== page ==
Student teacher from MSU is grateful for opportunity

Co-directing the bands with Director Bryan Mangiavellano proves ‘Inspiring’

Mason Schroeder, Editor in Chief

   The Northwest bands will often take on a college undergraduate or graduate student to help manage the bands under Director Bryan Mangiavellano. This year, the opportunity was given to student teacher Miss Amelia Mills.

  While attending college at Michigan State University, Mills always wanted to be involved in music and aspired to be a director of her own band. When she was offered the student teacher position at the high school, she was “super happy.” 

   “I chose Northwest because of the variety of music classes offered there,” said Mills. “The guitar class, piano and composition class, and soundtrack class were interesting to me and I thought it provided more accessibility to music education for students who don’t connect with the band world.”

   Showing up during marching band season, Mills was able to experience the other side of marching band, teaching rather than playing. In college, she was a part of the saxophone section in the Michigan State Marching Band. 

   “Marching season provides so many opportunities for developing student leadership and for students to play the music that they recognize and enjoy,” said Mills.

   Senior Emily Zielinski, the flute section leader in the marching band, loved how involved Mills was in the program’s success. 

   “She took some pressure off Mr. M by being able to control the class when he was busy and allowed him to do other important work during class,” said Zielinski.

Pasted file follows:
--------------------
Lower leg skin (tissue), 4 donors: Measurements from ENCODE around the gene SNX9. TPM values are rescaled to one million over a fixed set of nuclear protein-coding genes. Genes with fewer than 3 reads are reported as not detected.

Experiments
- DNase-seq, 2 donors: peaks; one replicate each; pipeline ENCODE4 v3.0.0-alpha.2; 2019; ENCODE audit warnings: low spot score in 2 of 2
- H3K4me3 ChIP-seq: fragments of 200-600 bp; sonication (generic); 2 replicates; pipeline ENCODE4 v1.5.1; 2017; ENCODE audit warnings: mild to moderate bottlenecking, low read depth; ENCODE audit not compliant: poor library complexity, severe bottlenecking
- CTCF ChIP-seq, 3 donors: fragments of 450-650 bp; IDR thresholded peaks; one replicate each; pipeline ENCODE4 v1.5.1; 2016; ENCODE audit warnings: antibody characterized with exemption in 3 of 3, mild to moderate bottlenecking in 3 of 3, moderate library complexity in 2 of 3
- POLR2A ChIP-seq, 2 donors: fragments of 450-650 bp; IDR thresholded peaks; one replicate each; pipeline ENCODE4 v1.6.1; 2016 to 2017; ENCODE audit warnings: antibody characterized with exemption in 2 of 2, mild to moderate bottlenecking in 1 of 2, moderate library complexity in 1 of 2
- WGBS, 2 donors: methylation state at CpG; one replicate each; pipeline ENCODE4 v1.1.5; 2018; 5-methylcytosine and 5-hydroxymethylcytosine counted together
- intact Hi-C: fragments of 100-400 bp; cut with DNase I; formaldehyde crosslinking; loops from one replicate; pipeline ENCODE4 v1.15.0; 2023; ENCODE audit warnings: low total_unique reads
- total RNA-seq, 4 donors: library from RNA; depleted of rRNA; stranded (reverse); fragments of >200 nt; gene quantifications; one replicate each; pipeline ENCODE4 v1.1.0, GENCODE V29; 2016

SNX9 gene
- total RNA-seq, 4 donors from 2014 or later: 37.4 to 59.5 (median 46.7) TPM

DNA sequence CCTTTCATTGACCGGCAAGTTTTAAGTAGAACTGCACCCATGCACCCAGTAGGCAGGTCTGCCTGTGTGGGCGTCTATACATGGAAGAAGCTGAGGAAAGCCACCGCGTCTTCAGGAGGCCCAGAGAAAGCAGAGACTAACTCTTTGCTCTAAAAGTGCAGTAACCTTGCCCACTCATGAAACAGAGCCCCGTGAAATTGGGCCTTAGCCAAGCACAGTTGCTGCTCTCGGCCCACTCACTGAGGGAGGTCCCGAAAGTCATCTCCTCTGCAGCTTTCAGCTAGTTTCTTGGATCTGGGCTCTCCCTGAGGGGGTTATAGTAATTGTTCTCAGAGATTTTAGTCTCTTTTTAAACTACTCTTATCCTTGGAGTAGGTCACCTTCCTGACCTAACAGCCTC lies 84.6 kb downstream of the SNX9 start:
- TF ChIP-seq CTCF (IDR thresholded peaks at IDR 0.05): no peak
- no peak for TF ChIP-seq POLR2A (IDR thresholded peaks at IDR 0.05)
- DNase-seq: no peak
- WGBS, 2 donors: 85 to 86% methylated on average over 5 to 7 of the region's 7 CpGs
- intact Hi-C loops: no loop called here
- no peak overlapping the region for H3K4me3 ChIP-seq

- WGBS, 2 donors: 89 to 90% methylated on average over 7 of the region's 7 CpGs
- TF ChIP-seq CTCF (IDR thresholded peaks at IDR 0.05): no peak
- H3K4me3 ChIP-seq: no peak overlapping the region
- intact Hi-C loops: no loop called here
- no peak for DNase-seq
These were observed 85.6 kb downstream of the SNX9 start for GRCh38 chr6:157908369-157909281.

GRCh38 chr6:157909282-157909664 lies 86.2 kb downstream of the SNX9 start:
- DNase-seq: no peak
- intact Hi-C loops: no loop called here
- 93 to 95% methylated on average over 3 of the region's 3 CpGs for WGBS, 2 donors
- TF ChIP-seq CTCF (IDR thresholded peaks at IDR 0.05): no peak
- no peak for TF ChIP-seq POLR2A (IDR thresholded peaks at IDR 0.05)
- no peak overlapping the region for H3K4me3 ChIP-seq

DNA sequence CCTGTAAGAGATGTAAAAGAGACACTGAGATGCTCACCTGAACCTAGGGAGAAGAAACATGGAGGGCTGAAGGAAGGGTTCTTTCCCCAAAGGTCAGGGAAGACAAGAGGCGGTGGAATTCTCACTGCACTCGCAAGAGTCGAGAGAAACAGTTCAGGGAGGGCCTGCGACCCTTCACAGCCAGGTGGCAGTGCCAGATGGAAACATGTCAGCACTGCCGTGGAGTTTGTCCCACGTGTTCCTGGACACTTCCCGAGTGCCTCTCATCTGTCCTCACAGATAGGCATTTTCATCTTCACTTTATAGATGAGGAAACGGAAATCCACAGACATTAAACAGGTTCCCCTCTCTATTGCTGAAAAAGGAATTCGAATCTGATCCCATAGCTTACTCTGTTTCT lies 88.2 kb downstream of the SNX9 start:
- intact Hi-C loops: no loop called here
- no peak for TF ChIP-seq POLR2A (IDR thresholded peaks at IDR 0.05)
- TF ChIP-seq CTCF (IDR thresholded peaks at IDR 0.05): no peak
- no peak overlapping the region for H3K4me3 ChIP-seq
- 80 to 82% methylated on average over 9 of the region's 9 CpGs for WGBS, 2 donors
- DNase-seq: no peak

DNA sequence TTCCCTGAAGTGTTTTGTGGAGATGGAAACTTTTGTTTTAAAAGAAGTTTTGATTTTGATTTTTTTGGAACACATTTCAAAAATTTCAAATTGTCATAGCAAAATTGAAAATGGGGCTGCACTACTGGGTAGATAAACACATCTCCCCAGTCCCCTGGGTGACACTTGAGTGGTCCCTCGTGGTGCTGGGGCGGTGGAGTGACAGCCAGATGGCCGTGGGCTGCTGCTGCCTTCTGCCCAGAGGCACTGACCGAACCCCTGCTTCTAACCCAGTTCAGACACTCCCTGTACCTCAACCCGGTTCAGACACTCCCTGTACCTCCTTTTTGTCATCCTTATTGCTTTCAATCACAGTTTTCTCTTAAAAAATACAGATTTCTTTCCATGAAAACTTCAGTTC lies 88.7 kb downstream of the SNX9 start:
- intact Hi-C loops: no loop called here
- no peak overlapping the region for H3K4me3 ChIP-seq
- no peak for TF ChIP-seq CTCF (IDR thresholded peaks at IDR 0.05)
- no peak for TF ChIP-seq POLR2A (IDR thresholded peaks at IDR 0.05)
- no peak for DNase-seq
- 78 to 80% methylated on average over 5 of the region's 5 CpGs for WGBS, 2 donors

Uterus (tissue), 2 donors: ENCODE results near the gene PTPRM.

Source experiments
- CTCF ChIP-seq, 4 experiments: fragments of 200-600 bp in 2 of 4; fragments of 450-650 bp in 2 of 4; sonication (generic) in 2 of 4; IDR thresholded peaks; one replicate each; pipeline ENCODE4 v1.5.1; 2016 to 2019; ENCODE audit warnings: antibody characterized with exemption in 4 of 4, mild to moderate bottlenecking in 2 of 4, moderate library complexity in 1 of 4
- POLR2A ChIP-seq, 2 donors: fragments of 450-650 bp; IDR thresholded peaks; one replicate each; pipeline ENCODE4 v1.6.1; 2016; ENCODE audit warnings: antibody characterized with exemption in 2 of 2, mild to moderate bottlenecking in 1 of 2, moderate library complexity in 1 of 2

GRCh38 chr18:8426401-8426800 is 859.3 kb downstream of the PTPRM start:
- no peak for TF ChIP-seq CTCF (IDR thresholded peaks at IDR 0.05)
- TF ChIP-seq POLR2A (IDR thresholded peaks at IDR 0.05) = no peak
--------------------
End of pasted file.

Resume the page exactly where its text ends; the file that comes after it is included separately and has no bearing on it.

Zielinski has seen past student teachers who oversee the band, and she explains how this adds a new perspective to how people teach music.

   “Miss Mills was helpful when it came to advice about how to learn certain sectio

Miss Mills earns band recognition and receives a shadow box from Director Bryan Mangiavellano. (Photo by: Paige Edwards)

ns of music, which I really enjoyed,” said Zielinski. 

   Since her completion, Mills is now grateful for the opportunity to teach alongside Mr. Mangiavellano and learn about how he leads a band.

   “He makes an effort to know all of his students and the surrounding community, and the way he brings people together through music is inspiring,” said Mills. “He was supportive and kind and full of great advice whenever I needed it. There is so much information and wisdom I learned from him that I will take with me into my own career.”

    Since Northwest was Mills’ first opportunity to teach in a high school setting, she explains she will miss the moments dedicated to the band and all the connections made with students. 

   “Northwest is different from anywhere else I’ve worked at or visited. The students, teachers, and administration made me feel so welcome. I wish I could have stayed the whole school year to see what the music students achieve and how much they’ll continue to grow,” said Mills.

     Looking toward her future, Mills plans to continue teaching students at different school districts and to find a job teaching middle or high school bands.